By Sue Littlemore
Social affairs correspondent,
The stress of caring for a loved one can lead to health problems
The government plans to double the amount of respite care for people who look after frail and disabled relatives in England, the BBC has learned.
The announcement, expected later today, is part of a 10-year drive to improve the lives of the UK's 6m carers.
According to the Department of Health an extra £150m will double the amount of respite time available over 2 years.
But charities are disappointed that improvements to carers' benefits across the UK have not yet been finalised.
It is almost 10 years since the Government's first Carers` Strategy introduced annual grants for local councils to provide support for carers.
Helen Coughlan is exhausted and stressed in her role as a carer
Today's announcement of a new vision for the next 10 years is - according to the health minister, Ivan Lewis - supposed to reflect the changing needs of our times.
"In a society where an increasing number of us are caring for ageing parents or sick and disabled relatives, it is right that we recognise carers are at the heart of 21st century families and communities," he said.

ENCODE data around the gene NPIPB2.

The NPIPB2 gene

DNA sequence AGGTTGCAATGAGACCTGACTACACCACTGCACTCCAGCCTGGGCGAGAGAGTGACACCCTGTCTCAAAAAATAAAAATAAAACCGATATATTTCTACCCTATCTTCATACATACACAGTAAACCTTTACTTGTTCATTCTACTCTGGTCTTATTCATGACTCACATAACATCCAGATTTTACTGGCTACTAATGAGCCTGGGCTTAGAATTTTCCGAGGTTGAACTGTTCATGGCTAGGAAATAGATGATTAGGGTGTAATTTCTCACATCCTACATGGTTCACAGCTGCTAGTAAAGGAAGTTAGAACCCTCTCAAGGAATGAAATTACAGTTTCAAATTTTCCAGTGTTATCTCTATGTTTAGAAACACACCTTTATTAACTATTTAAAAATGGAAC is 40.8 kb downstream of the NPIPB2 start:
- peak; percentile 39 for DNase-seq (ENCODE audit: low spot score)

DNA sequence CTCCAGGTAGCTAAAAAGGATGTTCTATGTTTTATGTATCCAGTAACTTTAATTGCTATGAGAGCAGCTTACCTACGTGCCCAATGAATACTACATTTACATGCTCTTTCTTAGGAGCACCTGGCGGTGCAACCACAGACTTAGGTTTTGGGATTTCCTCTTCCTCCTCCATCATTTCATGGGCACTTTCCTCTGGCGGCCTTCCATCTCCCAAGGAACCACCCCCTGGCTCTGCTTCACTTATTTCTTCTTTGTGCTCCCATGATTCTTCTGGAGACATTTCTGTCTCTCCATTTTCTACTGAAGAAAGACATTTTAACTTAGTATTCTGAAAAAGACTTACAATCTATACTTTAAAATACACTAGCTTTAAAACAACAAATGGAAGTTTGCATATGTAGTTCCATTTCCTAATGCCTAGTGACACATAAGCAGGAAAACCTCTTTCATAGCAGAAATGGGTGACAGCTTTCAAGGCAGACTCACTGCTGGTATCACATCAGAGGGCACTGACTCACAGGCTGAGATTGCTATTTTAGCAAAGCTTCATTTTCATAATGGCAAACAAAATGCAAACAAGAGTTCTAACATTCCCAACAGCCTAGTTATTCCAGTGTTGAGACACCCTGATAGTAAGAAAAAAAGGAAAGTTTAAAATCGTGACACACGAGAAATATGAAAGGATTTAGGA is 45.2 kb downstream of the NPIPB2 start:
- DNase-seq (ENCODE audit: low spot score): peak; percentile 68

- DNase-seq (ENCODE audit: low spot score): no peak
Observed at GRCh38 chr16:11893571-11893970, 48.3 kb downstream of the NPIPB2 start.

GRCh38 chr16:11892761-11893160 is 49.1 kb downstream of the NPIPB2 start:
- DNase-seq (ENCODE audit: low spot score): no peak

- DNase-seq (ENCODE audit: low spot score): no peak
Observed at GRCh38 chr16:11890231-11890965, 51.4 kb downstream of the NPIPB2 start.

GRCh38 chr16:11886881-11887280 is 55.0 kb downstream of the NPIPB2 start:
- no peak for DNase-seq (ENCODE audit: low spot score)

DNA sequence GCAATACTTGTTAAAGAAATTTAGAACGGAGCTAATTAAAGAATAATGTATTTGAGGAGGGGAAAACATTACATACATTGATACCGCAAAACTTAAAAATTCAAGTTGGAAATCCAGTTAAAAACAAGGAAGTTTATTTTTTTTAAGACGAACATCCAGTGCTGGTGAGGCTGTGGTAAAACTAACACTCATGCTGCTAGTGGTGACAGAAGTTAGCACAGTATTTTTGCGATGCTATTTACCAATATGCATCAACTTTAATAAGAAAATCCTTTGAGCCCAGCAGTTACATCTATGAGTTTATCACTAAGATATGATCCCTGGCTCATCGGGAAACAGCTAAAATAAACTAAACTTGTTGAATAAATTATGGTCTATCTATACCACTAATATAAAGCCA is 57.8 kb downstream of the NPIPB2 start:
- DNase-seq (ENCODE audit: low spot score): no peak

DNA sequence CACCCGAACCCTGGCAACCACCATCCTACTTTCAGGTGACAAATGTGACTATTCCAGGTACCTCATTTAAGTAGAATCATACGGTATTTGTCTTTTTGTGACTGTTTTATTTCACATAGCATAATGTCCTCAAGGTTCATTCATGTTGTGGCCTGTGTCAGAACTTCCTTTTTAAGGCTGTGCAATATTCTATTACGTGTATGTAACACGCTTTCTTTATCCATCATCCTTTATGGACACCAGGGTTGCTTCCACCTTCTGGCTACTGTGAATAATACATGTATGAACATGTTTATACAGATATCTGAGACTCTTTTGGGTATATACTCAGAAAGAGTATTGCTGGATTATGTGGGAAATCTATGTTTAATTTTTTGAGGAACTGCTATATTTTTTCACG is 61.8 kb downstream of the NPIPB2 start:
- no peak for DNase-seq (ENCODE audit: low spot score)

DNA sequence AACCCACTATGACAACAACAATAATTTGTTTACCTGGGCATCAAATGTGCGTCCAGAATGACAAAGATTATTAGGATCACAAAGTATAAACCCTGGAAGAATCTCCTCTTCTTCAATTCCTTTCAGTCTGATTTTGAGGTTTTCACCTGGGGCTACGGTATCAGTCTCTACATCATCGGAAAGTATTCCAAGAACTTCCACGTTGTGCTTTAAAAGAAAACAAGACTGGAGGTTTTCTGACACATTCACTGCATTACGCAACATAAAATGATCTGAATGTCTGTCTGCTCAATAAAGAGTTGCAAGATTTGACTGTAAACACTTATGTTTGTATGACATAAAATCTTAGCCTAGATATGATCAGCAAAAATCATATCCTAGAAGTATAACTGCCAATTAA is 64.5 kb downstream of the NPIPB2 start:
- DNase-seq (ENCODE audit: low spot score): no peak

"In the next decade elder care will be the new childcare and it is essential our policies properly meet the scale of the challenge.
"Thousands of carers, irrespective of their roles or postcode, have told us they want a support system that is on their side, rather than a constant struggle and the right to a life of their own alongside their caring responsibilities."
According to the Department of Health the new strategy will also include £6 million to support professionals to ensure no child has their childhood stolen through taking on inappropriate caring responsibilities. And £38m will help carers who want to combine a job with their caring role.
A further £61m will be aimed at enhancing support to voluntary organisations and ensuring NHS and Social Care professionals focus on the specific emotional and health needs of carers; for example, there will be pilot schemes to look at ways of providing annual health checks for carers .
Carers' charities are pleased the government is tackling many of the challenges brought on by our ageing population , but one remains unresolved: carers' allowance at £50 a week is the lowest benefit of its kind in the UK.
Many carers of working age have to give up paid jobs and many already retired have just small incomes.
Imelda Redmond from Carers UK told BBC News: " There is a need to radically overhaul benefits for carers . The system is no longer fit for purpose."
Ministers say they want to improve carers` incomes, but any benefits reform has not yet been finalised. Until it is, many carers will give these plans only a cautious welcome.
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